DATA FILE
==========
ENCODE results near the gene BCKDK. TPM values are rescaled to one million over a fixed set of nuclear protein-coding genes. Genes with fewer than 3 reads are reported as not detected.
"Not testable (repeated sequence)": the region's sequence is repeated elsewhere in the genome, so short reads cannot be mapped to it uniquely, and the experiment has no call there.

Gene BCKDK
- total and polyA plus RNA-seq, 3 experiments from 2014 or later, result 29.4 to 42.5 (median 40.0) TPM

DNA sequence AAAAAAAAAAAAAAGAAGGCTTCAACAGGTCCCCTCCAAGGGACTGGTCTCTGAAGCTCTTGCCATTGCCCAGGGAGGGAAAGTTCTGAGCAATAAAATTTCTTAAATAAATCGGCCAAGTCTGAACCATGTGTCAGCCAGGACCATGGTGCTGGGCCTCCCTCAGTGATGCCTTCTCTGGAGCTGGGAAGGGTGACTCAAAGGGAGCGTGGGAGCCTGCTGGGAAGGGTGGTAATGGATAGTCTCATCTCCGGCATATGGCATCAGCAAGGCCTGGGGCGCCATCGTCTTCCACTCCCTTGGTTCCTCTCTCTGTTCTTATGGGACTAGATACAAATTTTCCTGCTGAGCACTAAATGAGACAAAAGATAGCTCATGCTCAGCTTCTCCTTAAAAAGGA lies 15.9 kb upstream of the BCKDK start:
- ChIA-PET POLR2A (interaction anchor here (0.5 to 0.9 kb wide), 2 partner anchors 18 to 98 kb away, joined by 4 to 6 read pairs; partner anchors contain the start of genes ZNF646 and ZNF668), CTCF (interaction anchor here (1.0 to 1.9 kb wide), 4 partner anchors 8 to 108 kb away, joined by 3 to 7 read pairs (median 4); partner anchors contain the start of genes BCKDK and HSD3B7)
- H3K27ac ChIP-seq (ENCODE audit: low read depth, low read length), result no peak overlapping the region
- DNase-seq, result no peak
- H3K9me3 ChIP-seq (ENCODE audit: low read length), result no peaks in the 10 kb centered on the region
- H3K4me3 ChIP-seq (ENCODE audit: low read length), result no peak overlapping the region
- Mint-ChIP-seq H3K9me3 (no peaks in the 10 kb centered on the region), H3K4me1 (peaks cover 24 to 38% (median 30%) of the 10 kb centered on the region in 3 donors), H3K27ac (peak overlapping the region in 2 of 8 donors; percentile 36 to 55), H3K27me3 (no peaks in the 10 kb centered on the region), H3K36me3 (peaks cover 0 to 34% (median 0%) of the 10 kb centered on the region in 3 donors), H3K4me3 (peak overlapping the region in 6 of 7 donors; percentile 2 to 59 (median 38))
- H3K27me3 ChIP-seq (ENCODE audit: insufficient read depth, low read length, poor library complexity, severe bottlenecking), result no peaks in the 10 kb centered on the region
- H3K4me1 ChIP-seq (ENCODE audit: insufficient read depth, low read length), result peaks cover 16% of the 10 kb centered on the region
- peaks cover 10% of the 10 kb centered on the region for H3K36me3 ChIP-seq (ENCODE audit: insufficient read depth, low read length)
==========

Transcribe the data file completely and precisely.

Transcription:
ENCODE results near the gene BCKDK. TPM values are rescaled to one million over a fixed set of nuclear protein-coding genes. Genes with fewer than 3 reads are reported as not detected.
"Not testable (repeated sequence)": the region's sequence is repeated elsewhere in the genome, so short reads cannot be mapped to it uniquely, and the experiment has no call there.

Gene BCKDK
- total and polyA plus RNA-seq, 3 experiments from 2014 or later, result 29.4 to 42.5 (median 40.0) TPM

DNA sequence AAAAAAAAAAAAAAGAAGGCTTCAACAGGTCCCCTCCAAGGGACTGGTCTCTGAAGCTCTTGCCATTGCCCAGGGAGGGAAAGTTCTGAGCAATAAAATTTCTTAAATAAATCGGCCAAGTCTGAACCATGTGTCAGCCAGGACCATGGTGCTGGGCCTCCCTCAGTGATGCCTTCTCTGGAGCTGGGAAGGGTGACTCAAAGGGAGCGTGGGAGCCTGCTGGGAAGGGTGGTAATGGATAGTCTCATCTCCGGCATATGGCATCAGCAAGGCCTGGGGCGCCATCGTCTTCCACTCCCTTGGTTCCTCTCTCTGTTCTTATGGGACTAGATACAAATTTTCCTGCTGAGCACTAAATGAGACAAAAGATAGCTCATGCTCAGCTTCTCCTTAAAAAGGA lies 15.9 kb upstream of the BCKDK start:
- ChIA-PET POLR2A (interaction anchor here (0.5 to 0.9 kb wide), 2 partner anchors 18 to 98 kb away, joined by 4 to 6 read pairs; partner anchors contain the start of genes ZNF646 and ZNF668), CTCF (interaction anchor here (1.0 to 1.9 kb wide), 4 partner anchors 8 to 108 kb away, joined by 3 to 7 read pairs (median 4); partner anchors contain the start of genes BCKDK and HSD3B7)
- H3K27ac ChIP-seq (ENCODE audit: low read depth, low read length), result no peak overlapping the region
- DNase-seq, result no peak
- H3K9me3 ChIP-seq (ENCODE audit: low read length), result no peaks in the 10 kb centered on the region
- H3K4me3 ChIP-seq (ENCODE audit: low read length), result no peak overlapping the region
- Mint-ChIP-seq H3K9me3 (no peaks in the 10 kb centered on the region), H3K4me1 (peaks cover 24 to 38% (median 30%) of the 10 kb centered on the region in 3 donors), H3K27ac (peak overlapping the region in 2 of 8 donors; percentile 36 to 55), H3K27me3 (no peaks in the 10 kb centered on the region), H3K36me3 (peaks cover 0 to 34% (median 0%) of the 10 kb centered on the region in 3 donors), H3K4me3 (peak overlapping the region in 6 of 7 donors; percentile 2 to 59 (median 38))
- H3K27me3 ChIP-seq (ENCODE audit: insufficient read depth, low read length, poor library complexity, severe bottlenecking), result no peaks in the 10 kb centered on the region
- H3K4me1 ChIP-seq (ENCODE audit: insufficient read depth, low read length), result peaks cover 16% of the 10 kb centered on the region
- peaks cover 10% of the 10 kb centered on the region for H3K36me3 ChIP-seq (ENCODE audit: insufficient read depth, low read length)